Fruiting in July, August and September in locales where snow falls each winter (later in the fall in warmer climes), these mushrooms can be difficult to locate, as their color is variable but varies only between gray, brown, and black! Sometimes they will stand out fairly well against a green-moss background, perhaps near the base of a tree, but just as often they elect to fruit amidst dead leaves and twigs, where their drab colors camouflage them very well. The best place to watch for them is in places where beech and oak trees are mixed throughout many acres of forest. Perseverance is mandatory, but it is also very nicely rewarded… eventually, for usually where there are any at all, there are usually a lot more fairly nearby. And that's a good thing, since it takes a sizeable number of individual mushrooms to make a pound fresh-weight.

Image - Photo of the edible Black Trumpet mushroom (Craterellus fallax) Close examination will show that there are no gills or any other specialized spore-producing structures on one of these mushrooms: It is simply a cone- to trumpet-shaped layer of fungal tissue that flares on the"bell" end of the "trumpet." The edge at the flared end is typically inrolled. Occasional specimens flare only little or not at all, seeming more like tubes than trumpets. For the most part, they grow in clusters.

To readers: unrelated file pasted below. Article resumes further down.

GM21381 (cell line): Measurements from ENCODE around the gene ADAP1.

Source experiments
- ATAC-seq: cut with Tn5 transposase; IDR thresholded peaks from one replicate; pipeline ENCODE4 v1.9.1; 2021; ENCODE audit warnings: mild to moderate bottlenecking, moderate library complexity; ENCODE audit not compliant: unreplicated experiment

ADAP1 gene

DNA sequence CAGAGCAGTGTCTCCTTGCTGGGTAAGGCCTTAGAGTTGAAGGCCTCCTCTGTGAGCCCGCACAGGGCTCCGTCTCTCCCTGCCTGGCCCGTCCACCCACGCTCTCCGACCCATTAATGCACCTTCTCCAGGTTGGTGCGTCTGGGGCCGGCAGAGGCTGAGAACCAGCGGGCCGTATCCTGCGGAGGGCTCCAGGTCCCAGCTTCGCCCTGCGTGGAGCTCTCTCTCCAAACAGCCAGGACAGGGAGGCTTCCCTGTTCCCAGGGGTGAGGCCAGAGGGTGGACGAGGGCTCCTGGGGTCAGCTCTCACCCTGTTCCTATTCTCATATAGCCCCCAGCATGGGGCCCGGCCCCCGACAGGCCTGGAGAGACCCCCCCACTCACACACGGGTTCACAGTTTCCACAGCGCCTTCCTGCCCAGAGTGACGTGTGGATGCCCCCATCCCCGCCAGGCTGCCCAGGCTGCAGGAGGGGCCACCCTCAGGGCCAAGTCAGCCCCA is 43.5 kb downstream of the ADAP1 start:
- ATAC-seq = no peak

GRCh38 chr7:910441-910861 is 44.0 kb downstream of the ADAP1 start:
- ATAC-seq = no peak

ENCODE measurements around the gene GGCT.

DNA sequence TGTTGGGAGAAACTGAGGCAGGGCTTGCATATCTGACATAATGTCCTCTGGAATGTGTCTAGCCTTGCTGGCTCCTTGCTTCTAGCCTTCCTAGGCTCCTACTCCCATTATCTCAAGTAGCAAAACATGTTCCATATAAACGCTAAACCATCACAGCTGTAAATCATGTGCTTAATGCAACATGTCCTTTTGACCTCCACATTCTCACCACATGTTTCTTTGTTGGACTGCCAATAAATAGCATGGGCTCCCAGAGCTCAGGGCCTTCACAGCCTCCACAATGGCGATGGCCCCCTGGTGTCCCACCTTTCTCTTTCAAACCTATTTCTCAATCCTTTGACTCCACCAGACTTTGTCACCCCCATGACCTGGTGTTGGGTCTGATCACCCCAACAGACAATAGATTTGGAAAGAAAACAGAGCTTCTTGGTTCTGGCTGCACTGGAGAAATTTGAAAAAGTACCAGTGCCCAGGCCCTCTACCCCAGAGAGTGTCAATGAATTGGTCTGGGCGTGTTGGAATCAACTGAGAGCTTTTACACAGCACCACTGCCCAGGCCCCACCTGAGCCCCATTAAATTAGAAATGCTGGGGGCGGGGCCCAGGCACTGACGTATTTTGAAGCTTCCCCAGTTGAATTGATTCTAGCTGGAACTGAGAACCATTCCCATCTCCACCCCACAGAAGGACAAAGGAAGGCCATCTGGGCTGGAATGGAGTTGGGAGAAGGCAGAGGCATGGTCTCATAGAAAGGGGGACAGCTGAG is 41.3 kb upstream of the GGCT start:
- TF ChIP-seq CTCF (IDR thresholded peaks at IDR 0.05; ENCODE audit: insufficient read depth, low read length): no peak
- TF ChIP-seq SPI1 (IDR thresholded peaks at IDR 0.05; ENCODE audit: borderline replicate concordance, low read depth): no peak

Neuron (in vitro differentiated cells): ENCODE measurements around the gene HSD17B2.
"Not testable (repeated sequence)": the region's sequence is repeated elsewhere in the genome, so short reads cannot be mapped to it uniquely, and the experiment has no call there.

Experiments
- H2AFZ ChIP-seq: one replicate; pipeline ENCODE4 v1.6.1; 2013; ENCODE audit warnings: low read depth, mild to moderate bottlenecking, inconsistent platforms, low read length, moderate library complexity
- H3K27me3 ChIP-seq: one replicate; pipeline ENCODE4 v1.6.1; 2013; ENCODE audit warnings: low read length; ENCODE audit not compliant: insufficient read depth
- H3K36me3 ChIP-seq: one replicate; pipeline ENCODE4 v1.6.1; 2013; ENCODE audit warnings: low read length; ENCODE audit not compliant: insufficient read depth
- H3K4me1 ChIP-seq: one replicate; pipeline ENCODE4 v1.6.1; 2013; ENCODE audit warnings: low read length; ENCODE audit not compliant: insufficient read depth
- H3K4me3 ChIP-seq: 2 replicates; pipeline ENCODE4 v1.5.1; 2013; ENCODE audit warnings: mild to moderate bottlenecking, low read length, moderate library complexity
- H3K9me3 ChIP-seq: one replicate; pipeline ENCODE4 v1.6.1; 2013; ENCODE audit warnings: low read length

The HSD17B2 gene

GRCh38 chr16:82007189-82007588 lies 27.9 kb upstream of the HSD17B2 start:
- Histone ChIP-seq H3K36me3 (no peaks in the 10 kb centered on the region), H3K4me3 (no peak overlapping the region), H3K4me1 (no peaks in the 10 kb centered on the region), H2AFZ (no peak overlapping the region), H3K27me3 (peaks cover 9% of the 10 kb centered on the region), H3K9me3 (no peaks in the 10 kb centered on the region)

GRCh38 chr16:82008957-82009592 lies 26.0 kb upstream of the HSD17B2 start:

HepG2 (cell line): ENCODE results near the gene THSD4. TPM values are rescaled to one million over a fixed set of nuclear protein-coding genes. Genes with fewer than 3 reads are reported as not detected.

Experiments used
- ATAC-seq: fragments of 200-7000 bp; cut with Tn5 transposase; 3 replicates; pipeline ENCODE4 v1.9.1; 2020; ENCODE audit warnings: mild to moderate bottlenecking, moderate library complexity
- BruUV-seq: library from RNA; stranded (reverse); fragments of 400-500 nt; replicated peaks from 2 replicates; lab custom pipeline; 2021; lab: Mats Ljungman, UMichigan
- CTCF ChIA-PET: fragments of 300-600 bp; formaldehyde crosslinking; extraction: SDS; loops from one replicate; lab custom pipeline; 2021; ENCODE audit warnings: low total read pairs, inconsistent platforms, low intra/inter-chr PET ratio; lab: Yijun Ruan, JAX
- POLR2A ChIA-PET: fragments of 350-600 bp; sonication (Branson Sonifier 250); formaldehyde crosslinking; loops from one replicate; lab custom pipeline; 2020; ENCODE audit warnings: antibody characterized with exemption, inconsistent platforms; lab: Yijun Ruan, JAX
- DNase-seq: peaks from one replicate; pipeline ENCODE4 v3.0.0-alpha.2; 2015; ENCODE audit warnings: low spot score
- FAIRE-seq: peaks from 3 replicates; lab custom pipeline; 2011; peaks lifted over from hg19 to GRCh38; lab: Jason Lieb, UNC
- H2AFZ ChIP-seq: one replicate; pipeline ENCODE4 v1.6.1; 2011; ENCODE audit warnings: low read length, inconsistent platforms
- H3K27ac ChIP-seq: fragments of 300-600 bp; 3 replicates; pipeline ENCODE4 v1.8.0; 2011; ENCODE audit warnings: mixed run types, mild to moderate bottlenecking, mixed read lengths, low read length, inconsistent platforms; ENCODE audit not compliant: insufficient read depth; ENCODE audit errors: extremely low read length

Based on DNA studies, some mycologists are no longer convinced that there are two distinct biological species here—but many who have studied these and the related chanterelles a lot, myself included, do. I find two distinct forms: One (which I regard as the Black Trumpet, C. fallax) is gray to black, very scaly on the inner surface, fairly fragile, and produces pinkish-tinged spore prints; the other (the Horn of Plenty, C. cornucopioides) is consistently brown, not markedly scaly, fairly elastic, and produces unpigmented white spores. Also, darker specimens of C. fallax appear almost blue on the outer spore-producing surface—a feature which often seems exaggerated by photography—and it is typically more robust, with thicker flesh near the base.
 
In any event, the mushroom hunter needn't fret over which is which, for both forms taste and smell fantastic! They're commonly dried and stored in airtight containers for use months or even years later.
 
There's a lot more information about this and other choice edible wild mushroom species in my best-selling book, Edible Wild Mushrooms of North America.


AMERICA'S BEST, SAFEST
EDIBLE WILD MUSHROOMS!

HEN OF THE WOODS (also known as MAITAKE or SHEEPSHEAD MUSHROOM)
Scientific name: Grifola frondosa

BEAR'S HEAD TOOTH MUSHROOM and equally delectable sibling species
Scientific name: Hericium americanum, H. coralloides, H. erinaceus, etc.

GEM-STUDDED, PEAR-SHAPED, and GIANT PUFFBALLS
Scientific names: Lycoperdon perlatum, L. pyriforme, Langermannia gigantea and others

THE SULPHUR SHELF or CHICKEN MUSHROOM
Scientific name: Laetiporus sulphureus

THE SHAGGY MANE MUSHROOM
Scientific name: Coprinus comatus

THE YELLOW and BLACK MORELS
Scientific names: Morchella esculenta and M. elata

THE BLACK TRUMPET and HORN OF PLENTY Mushrooms
Scientific names: Craterellus fallax and C. cornucopioides

THE SWEET TOOTH or HEDGEHOG Mushroom
Scientific names: Hydnum repandum and H. umbilicatum


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To contact David Fischer, send an e-mail to…
to contact David Fischer, send an e-mail to 'mycology@aol.com'